tv The Journal Editorial Report FOX News March 14, 2015 11:00am-11:31am PDT
to the mama and babies. they're resting comfortably in a foster home. if you haven't already heard and especially if you're not a math whiz, happy pi day. that's right. 3-14-15 is pi die. >> eat banana cream pie. this week on "the journal editorial report," hillary clinton breaks her silence on the e-mail controversy, but will it reassure anxious supporters or coax another democrat into the presidential race? plus as the u.s. leads from behind in iraq, iran is filling the power vacuum. what it means for the fight against isis and american interests in the middle east. and just in time for 2016, the justice department announces a crackdown on coordination between candidates and the outside groups that support them. should conservatives expect the same treatment they got from the irs?
welcome to "the journal editorial report," i'm paul gigot. hillary clinton broke her silence this week on the scandal surrounding her use of a private e-mail address while serving as secretary of state. calling it a matter of convenience and claiming she complied with all state department rules. take a look at some of the highlights from her tuesday press conference. >> when i got to work as secretary of state i opted for convenience to use my personal e-mail account which was allowed by the state department because i thought it would be easier to carry just one device for my work and for my personal e-mails instead of two. we went through a thorough process to identify all of my work related e-mails and deliver them to the state department. at the end, i chose not to keep my private personal e-mails, e-mails about planning chelsea's wedding or my mother's funeral arrangements. i did not e-mail any classified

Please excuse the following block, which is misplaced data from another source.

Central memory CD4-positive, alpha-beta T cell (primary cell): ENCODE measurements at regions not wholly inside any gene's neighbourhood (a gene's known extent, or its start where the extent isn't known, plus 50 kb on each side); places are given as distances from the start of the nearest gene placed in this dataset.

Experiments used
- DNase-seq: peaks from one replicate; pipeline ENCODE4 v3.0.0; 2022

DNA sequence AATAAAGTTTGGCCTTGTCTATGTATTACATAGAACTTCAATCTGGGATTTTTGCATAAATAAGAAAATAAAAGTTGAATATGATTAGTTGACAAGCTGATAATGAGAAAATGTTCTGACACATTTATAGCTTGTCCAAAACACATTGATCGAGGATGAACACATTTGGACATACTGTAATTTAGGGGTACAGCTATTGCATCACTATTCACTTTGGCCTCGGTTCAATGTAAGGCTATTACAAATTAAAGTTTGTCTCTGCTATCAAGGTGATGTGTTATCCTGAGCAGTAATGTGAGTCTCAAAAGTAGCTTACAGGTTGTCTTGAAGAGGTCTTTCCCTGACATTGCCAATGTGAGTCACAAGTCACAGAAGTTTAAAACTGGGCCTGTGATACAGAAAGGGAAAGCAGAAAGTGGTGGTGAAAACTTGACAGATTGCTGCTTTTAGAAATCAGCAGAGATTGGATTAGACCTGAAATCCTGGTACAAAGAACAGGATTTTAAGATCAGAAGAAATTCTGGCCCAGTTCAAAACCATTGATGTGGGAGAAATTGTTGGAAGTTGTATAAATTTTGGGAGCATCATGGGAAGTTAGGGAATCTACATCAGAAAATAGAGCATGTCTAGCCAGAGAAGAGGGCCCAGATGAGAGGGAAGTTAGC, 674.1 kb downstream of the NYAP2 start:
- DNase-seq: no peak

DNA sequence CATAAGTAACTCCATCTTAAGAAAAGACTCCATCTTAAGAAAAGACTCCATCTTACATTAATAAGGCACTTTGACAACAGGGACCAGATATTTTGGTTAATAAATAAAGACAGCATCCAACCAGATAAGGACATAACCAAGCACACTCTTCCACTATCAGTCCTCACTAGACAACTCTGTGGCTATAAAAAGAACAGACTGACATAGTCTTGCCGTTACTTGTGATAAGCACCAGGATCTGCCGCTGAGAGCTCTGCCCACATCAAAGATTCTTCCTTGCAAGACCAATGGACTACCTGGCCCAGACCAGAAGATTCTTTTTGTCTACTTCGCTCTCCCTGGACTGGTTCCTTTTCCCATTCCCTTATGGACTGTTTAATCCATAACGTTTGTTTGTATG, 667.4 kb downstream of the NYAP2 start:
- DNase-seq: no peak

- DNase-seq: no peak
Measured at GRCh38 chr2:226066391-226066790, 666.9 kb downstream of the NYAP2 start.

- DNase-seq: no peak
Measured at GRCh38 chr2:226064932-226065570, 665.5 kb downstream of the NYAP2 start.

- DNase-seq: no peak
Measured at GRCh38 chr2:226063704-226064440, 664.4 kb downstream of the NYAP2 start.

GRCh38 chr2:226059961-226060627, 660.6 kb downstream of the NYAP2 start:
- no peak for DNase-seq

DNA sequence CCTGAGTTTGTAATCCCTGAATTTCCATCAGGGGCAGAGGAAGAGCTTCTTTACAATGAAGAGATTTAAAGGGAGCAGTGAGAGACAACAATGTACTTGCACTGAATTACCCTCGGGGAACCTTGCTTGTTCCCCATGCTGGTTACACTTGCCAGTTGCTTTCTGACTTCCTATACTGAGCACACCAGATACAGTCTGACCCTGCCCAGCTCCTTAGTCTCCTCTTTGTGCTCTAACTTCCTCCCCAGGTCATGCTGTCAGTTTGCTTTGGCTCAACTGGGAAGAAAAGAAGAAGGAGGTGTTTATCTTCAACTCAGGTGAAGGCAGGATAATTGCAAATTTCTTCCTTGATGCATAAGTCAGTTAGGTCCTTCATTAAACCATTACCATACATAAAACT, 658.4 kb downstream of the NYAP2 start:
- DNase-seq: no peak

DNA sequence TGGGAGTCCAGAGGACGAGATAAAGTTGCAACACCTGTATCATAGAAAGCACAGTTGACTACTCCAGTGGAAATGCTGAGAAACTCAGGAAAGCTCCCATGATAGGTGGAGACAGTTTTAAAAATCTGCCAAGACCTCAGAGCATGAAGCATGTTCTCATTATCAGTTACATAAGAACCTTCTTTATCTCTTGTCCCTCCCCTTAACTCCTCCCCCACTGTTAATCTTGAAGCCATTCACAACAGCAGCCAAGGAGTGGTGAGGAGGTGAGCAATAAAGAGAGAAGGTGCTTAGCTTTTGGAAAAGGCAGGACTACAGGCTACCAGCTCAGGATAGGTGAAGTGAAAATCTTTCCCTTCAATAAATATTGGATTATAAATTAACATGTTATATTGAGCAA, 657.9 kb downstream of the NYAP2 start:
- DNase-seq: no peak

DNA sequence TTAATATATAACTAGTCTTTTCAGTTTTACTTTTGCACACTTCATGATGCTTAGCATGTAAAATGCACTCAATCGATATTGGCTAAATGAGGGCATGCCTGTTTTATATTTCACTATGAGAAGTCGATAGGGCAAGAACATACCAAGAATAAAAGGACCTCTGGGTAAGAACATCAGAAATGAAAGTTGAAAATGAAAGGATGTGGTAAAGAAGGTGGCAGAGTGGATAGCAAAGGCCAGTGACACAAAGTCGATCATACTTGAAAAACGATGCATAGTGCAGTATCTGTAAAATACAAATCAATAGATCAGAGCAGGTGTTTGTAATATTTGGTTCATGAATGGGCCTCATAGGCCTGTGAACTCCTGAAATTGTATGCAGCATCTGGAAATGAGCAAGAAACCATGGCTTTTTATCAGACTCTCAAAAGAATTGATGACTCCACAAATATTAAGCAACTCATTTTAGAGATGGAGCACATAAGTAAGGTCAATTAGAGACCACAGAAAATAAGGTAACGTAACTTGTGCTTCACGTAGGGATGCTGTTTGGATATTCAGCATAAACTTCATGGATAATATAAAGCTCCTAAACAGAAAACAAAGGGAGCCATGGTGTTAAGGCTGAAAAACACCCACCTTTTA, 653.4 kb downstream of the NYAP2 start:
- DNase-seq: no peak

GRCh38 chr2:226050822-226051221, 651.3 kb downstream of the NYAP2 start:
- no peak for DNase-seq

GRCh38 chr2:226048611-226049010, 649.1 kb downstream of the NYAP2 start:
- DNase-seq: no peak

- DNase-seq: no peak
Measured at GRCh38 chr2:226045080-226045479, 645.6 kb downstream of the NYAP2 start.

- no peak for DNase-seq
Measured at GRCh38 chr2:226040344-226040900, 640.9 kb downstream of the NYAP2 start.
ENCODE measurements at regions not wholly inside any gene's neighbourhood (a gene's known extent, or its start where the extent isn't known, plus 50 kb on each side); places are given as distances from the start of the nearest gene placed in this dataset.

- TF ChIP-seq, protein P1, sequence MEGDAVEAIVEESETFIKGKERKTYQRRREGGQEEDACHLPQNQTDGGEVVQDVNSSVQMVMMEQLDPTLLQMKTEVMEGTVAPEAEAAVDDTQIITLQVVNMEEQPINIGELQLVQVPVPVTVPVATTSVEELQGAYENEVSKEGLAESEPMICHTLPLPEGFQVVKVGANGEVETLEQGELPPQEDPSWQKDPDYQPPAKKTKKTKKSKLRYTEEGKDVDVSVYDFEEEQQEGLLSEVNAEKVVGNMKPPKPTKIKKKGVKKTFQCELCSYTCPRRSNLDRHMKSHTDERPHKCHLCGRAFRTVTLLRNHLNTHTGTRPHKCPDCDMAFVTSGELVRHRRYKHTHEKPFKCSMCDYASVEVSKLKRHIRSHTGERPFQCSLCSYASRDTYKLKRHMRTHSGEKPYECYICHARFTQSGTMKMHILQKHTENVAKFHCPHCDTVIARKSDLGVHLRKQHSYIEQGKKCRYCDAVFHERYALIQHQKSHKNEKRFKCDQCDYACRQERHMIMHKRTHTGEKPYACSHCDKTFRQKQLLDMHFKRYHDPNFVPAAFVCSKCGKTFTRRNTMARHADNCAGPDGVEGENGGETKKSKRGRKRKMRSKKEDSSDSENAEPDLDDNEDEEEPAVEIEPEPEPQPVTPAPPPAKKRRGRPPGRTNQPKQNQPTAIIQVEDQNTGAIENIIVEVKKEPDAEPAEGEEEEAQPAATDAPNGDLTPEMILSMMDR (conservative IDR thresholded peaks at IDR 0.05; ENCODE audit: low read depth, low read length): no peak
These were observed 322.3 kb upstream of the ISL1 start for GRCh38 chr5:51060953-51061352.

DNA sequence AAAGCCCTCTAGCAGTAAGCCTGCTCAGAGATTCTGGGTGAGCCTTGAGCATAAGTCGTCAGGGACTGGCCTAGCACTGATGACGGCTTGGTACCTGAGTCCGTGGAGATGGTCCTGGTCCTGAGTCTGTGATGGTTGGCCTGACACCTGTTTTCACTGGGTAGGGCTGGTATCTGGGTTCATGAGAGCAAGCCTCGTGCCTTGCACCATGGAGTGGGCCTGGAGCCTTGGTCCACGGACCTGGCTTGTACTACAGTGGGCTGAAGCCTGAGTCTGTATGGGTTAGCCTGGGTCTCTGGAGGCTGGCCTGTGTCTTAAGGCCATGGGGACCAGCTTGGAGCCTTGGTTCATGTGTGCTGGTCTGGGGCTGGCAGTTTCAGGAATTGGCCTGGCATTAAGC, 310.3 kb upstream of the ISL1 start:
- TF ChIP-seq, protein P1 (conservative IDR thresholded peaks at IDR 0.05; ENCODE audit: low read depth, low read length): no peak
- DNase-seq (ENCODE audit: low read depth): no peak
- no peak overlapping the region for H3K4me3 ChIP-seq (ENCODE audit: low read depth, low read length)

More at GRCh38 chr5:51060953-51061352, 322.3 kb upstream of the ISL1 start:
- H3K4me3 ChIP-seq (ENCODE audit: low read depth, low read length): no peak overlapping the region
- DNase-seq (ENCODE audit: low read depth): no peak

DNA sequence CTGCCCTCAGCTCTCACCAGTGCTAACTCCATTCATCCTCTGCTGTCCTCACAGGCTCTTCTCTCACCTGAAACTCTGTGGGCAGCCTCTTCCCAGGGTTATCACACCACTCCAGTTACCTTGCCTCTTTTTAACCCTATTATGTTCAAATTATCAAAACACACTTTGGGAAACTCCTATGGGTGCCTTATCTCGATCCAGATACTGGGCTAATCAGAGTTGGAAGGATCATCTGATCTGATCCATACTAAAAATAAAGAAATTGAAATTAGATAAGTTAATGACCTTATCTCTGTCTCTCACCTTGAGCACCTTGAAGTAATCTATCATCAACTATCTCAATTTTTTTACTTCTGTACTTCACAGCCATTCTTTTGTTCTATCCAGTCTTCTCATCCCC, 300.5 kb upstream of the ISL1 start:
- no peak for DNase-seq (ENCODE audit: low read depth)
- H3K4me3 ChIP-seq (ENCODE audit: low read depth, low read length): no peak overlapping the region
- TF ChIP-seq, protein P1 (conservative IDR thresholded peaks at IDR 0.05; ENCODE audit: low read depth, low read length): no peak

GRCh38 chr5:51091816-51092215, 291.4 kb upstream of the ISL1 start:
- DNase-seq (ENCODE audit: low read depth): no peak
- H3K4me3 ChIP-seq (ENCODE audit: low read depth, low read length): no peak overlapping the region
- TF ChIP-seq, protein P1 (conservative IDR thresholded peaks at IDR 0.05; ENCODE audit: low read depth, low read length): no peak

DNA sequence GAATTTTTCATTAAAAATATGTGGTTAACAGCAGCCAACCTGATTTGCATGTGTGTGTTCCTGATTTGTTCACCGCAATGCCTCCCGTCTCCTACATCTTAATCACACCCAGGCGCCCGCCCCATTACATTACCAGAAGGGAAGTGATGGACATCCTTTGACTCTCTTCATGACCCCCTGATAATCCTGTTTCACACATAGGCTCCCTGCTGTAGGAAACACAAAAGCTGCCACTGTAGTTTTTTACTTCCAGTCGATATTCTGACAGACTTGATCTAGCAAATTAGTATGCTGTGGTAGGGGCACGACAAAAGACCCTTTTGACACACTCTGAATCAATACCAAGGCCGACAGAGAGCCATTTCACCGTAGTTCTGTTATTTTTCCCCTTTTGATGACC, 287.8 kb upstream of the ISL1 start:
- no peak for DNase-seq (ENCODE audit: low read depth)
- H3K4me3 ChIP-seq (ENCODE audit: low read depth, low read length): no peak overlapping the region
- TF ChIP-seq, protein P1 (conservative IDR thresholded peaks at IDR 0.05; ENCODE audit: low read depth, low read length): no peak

materials to anyone on my e-mail. there is no classified material. >> here with reaction, "wall street journal" columnist and deputy editor, dan henninger. bret stephens and washington columnist kim strassel. so kim, some of the pundits down there in washington, your environment that you kind of work in, say that this press conference put the issue behind secretary clinton. do you agree with that? >> they wish. this raised ten times more questions than we had even before. i mean, did she turn over all of those documents? who in fact ran that process for her? how do we know there was no classified information, what in fact was the security arrangement of this? and as this story has grown, we have found out there's a document that all state department employees are
supposed to sign as they leave a testing that they have turned over all work product and material. did she sign that? and if she did, what does that mean? so, no, a flurry of questions, still. and i don't know when or if she intends to ever answer them. >> well, i think she doesn't intend to answer them. i suspect this is all we're going to get from her, unless there's some new revelation. a simple question about the authority and fact. did she have the authority under the law to be able to make the decision by herself to -- which e-mails to turn over and which to keep? >> that question is central. she's making the argument, well everybody gets to make this choice. >> right. it's all matter how high or how high up the ladder. >> this is classic clinton, paul. the records law is very clear about what you should do. and she crafted a system that was entirely outside the realm of anything that had ever happened before.